Mustard greens botanically called as Brassica juncea and also commonly known as mustard greens, Indian mustard, Chinese mustard, and leaf mustard is a species of mustard plant.
The mustard greens that adds a pungent, peppery flavor to the dish and they are normally in season from December through April when they are at their best. Adding the mustard greens to your meal enhances the taste and makes its healthy and nutritious. Mustard greens come in a host of varieties that each has distinct characteristics.
Most of the mustard greens are emerald green in color, while some are not green at all but rather shades of dark red or deep purple. The leaves of mustard greens can have either a crumpled or flat texture and may have either toothed scalloped, frilled, or lacey edges. In addition to provide wonderfully nutritious greens, this plant also produces the acrid-tasting brown seeds that are used to make Dijon mustard.
It is more than about 5000 years that the mustard greens originated in the Himalayan region of India and have been grown and consumed. Mustard greens are a notable vegetable in many different cuisines, ranging from Chinese to Southern American. Like turnip greens, they have become an integral part of Southern cuisine during the times of slavery, serving as a substitute for the greens that were an essential part of Western African food ways. Apart from India, Nepal, China and Japan being among the leading producers of mustard greens, a significant amount of mustard greens are also grown in the United States as well.
Sarson ka saag, a popular dish from the Punjabi cuisine of India and Pakistan is prepared from Brassica juncea subsp.tatsai which has a particularly thick stem and is used in making the Indian pickle called Achar and the Chinese pickle zha cai. The mustard made from the seeds of the Brassica juncea is called brown mustard. The leaves (Raai / Rai in Gujarati) are used in many Indian dishes. The mustard leaves are normally used in African cooking, and leaves, seeds, and stems are used in Indian cuisine, particular in mountain regions of Nepal, Punjab cuisine of India and Pakistan. Mustard greens with pork also known as Rayo in Nepali is the dish prepared by the Gorkhas of Darjeeling and Sikkim. It is usually eaten and relished with steamed rice and can also be eaten with chapati (Indian breads).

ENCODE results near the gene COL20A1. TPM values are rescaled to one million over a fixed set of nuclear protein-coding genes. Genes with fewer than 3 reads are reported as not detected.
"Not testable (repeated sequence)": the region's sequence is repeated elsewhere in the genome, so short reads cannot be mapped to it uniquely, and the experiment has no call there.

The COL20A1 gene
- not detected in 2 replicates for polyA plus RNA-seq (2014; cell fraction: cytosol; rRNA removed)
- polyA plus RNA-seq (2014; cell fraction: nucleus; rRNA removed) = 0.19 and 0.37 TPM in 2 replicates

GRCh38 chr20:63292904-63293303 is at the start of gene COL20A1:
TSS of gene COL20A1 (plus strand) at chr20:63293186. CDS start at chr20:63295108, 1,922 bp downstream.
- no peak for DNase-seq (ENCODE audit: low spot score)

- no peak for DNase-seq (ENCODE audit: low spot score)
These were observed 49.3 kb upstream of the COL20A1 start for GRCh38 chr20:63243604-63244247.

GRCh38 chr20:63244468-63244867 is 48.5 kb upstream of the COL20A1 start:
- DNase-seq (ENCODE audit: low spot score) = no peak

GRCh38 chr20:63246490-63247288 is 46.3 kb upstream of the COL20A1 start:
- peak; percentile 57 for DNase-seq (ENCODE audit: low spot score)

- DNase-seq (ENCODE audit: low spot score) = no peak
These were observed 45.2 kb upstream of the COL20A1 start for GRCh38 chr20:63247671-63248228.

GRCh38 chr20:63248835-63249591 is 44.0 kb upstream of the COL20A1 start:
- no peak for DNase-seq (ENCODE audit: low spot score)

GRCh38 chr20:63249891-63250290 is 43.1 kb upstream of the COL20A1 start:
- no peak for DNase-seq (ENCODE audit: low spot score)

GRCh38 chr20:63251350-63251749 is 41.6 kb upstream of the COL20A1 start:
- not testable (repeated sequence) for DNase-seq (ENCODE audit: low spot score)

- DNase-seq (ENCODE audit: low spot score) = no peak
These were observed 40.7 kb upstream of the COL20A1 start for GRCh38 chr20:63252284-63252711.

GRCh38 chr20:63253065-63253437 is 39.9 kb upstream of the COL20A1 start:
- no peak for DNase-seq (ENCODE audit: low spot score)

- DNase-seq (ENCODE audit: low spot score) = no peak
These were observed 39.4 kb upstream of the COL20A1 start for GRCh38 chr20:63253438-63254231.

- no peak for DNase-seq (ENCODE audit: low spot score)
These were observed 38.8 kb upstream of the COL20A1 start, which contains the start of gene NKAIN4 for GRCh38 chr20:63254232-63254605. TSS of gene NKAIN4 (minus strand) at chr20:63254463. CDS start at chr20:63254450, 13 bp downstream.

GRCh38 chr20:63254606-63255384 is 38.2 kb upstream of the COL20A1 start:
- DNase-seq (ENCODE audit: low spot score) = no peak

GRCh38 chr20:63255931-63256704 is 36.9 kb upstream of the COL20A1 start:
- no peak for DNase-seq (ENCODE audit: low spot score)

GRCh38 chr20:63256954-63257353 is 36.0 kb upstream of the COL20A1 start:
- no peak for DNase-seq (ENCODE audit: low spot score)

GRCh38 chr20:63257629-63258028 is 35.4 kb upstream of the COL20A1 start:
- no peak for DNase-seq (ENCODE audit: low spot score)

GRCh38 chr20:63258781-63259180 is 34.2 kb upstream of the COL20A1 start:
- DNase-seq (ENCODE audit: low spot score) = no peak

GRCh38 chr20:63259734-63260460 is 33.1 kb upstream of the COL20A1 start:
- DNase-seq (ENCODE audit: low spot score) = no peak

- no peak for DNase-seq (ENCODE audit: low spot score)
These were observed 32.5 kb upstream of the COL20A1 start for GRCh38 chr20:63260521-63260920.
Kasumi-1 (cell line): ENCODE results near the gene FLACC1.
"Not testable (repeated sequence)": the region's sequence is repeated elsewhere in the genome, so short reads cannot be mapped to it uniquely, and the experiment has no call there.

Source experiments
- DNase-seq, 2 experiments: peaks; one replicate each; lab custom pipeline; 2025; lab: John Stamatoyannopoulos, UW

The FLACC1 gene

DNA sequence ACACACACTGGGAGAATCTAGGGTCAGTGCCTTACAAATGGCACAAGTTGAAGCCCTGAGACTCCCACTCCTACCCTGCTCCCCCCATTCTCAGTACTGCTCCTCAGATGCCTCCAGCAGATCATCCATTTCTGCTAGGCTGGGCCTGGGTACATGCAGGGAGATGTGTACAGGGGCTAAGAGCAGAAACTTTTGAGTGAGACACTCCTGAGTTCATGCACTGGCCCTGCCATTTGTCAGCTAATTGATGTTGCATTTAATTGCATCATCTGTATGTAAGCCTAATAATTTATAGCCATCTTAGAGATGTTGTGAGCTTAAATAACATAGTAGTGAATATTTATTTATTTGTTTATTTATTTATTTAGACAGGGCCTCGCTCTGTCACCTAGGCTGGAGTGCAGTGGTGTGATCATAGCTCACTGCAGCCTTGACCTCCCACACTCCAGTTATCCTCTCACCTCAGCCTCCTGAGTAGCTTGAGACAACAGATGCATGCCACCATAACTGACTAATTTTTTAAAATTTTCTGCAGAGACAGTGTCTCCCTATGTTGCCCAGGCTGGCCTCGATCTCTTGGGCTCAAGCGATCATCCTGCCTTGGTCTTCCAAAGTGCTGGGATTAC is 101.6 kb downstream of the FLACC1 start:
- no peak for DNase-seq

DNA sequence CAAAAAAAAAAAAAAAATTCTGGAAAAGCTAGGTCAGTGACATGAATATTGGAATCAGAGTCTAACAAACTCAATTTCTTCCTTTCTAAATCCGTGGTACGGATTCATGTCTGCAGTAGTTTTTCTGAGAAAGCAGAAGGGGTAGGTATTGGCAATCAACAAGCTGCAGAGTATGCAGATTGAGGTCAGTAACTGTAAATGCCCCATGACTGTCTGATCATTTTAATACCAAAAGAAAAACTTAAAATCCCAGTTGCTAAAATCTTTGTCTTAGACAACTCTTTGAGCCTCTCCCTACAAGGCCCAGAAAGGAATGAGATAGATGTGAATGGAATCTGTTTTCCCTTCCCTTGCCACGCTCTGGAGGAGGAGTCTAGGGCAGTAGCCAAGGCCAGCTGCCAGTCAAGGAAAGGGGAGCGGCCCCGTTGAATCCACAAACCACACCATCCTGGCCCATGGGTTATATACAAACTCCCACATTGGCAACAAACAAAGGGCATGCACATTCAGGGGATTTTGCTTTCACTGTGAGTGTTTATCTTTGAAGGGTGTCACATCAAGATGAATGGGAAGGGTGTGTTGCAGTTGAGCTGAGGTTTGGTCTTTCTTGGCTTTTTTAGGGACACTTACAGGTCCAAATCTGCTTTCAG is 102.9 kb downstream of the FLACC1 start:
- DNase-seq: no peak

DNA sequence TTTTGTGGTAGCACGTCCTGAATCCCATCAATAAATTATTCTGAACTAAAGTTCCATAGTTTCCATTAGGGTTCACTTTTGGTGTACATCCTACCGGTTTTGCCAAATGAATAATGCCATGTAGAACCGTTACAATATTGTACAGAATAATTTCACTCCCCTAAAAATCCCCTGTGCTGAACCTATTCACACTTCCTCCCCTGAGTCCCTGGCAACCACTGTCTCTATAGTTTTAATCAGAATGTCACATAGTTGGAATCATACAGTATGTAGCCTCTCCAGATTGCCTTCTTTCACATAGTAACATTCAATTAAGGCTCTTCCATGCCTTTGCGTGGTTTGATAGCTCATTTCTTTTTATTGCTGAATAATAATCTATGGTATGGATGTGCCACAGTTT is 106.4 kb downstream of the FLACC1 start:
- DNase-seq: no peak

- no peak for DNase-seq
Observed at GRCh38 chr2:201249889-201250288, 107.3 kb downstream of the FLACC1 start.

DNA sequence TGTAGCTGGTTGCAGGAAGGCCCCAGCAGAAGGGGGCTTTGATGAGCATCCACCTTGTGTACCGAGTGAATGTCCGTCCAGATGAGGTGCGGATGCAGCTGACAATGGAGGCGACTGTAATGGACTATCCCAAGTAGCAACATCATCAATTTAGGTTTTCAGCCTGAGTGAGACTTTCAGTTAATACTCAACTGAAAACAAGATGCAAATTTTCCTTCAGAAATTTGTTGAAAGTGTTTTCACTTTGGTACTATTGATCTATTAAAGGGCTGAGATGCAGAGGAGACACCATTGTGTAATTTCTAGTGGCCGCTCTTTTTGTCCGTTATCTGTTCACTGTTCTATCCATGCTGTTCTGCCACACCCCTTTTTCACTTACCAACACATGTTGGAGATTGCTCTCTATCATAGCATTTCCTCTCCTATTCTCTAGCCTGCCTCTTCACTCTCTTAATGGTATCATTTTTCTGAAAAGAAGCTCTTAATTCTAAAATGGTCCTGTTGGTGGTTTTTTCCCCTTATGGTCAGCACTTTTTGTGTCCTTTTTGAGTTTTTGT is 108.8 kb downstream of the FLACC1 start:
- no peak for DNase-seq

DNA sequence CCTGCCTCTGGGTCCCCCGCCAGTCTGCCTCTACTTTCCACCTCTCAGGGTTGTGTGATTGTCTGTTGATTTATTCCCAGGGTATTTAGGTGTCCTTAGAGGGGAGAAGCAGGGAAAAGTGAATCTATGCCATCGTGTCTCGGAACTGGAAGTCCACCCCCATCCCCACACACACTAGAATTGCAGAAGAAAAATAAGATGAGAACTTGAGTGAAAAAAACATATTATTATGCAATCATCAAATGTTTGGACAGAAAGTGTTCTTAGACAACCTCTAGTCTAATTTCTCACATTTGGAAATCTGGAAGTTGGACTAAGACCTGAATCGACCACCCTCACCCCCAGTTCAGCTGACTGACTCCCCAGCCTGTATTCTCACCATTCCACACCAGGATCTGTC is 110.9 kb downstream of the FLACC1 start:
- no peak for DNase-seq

Mustard greens are also used in Chinese and Japanese cuisines. A wide variety of Brassica juncea are used including zha cai (tatsoi), mizuna, takana, juk gai choy and xuelihong. Asian mustard greens are mostly stir fried or pickled. Asam gai choy or kiam chai boey, a popular Southeast Asian dish is often made of leftovers from a large meal and it involves stewing of mustard greens with tamarind, dried chillies and leftover meat on the bone. Young mustard greens taste excellent in adding to salads.
Brassica juncea is more pungent than the closely-related Brassica oleracea greens (kale, cabbage, collard greens) and is frequently mixed with these milder greens in a dish of “mixed greens”, which may include wild greens such as dandelion. As with other greens in soul food cooking, mustard greens are generally flavored by being cooked for a long period with ham hocks or other smoked pork products. Mustard greens are high in Vitamin A and Vitamin K.
Mustard greens provide special nutrient support for three body systems that are closely connected with cancer development as well as cancer prevention. These three systems are (1) the body’s detox system, (2) its antioxidant system, and (3) its inflammatory/anti-inflammatory system. Chronic imbalances in any of these three systems can increase risk of cancer, and when imbalances in all three systems occur simultaneously, the risk of cancer increases significantly. Among all types of cancer, prevention of the following cancer types is most closely associated with intake of mustard greens: bladder cancer, breast cancer, colon cancer, lung cancer, prostate cancer, and ovarian cancer.
Mustard greens are an excellent source of vitamin C, vitamin E, beta-carotene, and manganese and give us highest level support for four conventional antioxidant nutrients. By providing us with a diverse array of antioxidant nutrients, mustard greens help lower our cancer risk by helping us avoid chronic and unwanted oxidative stress.
Mustard greens are an excellent source of many vitamins including vitamin K, vitamin A (in the form of beta-carotene), vitamin C, folate, and vitamin E. They are also an excellent source of the minerals manganese and calcium as well as dietary fiber. They are also a very good source of potassium, vitamin B6, protein, copper, phosphorus, iron, vitamin B2, and magnesium. Mustard greens are a good source of vitamin B1 and vitamin B3 (niacin).
The nutritional values of 1 cup (chopped) or 56 gms of Mustard greens are:
Carbohydrates: 2.7 g
Protein: 1.5 g
Total Fat: 0.1 g
Water: 50.8 g
Ash: 0.8 g
Calories: 61.1 KJ
Dietary Fiber: 1.8 g
Niacin: 0.4 mg
Folate: 105 mcg
Riboflavin: 0.1 mg
Vitamin A: 5881 IU
Calcium: 57.7 mg
Magnesium: 17.9 mg
Copper: 0.1 mg
Iron: 0.8 mg
Potassium: 198 mg
Sodium: 14.0 mg
Manganese: 0.3 mg